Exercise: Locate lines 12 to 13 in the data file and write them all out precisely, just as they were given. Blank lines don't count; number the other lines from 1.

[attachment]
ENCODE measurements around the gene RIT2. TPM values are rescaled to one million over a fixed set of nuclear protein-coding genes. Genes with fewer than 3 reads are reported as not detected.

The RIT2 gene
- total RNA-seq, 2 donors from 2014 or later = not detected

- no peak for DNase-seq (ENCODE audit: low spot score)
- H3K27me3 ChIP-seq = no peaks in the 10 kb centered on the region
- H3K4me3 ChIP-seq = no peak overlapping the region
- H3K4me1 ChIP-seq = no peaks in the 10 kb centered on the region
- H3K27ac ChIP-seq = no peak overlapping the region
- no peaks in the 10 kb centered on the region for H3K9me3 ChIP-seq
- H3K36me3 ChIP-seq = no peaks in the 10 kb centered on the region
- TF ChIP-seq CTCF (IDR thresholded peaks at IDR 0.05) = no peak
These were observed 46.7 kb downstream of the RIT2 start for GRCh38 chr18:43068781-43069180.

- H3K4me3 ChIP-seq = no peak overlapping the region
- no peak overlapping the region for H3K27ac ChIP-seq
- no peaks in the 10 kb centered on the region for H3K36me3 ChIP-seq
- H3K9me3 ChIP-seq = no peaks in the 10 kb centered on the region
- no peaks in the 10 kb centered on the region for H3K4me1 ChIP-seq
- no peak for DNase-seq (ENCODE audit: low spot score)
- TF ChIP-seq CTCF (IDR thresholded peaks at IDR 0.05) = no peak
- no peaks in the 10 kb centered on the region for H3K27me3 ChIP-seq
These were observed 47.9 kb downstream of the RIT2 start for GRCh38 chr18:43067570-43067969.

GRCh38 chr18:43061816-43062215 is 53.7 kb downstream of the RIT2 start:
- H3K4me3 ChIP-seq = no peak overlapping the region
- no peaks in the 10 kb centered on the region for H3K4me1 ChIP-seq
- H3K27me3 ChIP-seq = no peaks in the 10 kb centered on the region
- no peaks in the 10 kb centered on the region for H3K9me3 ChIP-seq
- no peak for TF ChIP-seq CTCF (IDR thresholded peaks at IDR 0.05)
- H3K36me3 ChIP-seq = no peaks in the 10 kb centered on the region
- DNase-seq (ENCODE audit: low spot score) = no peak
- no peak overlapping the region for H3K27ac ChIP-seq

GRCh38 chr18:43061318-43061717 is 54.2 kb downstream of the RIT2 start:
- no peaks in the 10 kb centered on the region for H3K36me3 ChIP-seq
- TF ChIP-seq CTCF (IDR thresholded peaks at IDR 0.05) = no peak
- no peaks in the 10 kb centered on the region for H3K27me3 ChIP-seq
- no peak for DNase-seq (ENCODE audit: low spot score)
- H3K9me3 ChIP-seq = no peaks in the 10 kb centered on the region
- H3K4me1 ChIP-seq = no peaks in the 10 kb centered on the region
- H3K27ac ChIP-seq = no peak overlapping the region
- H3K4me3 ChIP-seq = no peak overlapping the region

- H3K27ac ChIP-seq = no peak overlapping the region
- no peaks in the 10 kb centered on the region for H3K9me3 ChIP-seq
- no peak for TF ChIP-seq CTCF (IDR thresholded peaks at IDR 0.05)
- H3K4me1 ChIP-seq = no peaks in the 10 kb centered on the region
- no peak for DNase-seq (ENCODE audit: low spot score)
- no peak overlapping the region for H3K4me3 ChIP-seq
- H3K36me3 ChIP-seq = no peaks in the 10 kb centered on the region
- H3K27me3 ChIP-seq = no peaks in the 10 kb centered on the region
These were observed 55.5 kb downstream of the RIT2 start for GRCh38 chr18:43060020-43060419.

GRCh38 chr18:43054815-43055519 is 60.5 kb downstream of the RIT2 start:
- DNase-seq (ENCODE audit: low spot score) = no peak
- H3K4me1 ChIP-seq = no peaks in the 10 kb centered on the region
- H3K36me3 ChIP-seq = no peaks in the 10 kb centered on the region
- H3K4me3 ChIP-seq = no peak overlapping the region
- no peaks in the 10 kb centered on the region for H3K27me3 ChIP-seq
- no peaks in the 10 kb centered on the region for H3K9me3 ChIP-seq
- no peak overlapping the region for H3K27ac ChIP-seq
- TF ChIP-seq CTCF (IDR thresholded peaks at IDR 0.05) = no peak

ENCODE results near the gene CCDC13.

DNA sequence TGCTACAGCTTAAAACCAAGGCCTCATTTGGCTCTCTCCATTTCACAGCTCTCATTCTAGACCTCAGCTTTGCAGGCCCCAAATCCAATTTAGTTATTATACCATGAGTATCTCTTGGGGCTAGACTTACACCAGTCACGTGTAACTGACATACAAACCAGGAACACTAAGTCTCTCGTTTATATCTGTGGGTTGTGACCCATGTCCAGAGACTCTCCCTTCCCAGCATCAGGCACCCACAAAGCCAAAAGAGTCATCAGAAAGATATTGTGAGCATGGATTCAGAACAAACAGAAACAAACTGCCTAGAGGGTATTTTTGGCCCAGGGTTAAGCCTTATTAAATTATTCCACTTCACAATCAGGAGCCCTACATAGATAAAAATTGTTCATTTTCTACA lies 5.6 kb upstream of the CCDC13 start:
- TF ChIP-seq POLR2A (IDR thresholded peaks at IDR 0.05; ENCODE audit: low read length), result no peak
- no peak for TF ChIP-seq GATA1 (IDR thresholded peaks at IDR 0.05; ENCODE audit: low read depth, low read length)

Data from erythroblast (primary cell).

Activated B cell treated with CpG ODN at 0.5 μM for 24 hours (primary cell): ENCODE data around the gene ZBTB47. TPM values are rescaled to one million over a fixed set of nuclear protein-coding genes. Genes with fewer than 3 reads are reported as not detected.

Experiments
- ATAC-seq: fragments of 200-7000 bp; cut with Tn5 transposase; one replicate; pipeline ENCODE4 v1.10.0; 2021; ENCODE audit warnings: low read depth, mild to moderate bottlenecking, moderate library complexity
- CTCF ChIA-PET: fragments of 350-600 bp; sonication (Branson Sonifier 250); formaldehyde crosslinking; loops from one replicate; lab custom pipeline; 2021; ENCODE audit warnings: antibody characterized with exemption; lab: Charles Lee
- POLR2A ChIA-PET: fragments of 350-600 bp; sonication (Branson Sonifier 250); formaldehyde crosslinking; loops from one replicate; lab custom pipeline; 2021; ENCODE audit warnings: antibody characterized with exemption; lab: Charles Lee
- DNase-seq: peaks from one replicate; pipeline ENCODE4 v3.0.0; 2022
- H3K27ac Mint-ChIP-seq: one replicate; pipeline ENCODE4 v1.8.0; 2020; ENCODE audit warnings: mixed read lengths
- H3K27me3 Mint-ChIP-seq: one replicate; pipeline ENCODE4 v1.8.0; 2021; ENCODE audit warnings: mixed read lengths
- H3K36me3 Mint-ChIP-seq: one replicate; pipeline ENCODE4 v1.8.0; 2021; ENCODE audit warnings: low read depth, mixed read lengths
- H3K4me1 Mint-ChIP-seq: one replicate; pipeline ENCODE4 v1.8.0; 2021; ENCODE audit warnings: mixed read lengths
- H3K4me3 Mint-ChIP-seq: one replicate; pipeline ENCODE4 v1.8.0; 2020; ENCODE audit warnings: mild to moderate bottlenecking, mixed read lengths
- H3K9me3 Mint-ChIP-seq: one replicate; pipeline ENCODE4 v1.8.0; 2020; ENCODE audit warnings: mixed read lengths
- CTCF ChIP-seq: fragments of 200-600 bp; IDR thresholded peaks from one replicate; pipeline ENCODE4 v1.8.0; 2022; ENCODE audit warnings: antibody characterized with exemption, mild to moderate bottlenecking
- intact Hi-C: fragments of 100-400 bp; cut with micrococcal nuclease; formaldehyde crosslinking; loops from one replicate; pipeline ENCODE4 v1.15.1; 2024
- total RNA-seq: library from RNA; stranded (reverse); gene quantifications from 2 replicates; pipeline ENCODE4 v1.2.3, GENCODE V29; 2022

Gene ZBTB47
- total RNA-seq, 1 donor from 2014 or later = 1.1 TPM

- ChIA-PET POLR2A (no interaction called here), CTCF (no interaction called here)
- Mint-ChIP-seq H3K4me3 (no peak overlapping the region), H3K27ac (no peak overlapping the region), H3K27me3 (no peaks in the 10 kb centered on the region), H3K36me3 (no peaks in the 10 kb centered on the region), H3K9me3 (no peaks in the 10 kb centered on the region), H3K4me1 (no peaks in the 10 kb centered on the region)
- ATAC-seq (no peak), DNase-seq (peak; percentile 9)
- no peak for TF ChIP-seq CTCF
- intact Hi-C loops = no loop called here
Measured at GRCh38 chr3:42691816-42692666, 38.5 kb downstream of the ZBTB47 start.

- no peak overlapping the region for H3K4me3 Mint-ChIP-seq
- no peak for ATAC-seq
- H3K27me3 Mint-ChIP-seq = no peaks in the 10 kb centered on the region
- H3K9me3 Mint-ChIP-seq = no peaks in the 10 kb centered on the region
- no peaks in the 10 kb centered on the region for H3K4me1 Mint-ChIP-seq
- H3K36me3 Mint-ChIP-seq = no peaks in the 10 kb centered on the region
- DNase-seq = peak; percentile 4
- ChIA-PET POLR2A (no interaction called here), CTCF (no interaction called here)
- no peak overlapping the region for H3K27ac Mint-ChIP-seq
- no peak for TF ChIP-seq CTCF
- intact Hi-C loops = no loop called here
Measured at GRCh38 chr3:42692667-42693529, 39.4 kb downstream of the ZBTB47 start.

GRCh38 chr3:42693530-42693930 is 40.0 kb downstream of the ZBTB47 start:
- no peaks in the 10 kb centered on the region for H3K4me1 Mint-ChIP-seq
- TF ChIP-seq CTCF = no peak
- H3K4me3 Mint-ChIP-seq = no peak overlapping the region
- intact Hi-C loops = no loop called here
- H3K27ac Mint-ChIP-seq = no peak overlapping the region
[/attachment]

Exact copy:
These were observed 46.7 kb downstream of the RIT2 start for GRCh38 chr18:43068781-43069180.

- H3K4me3 ChIP-seq = no peak overlapping the region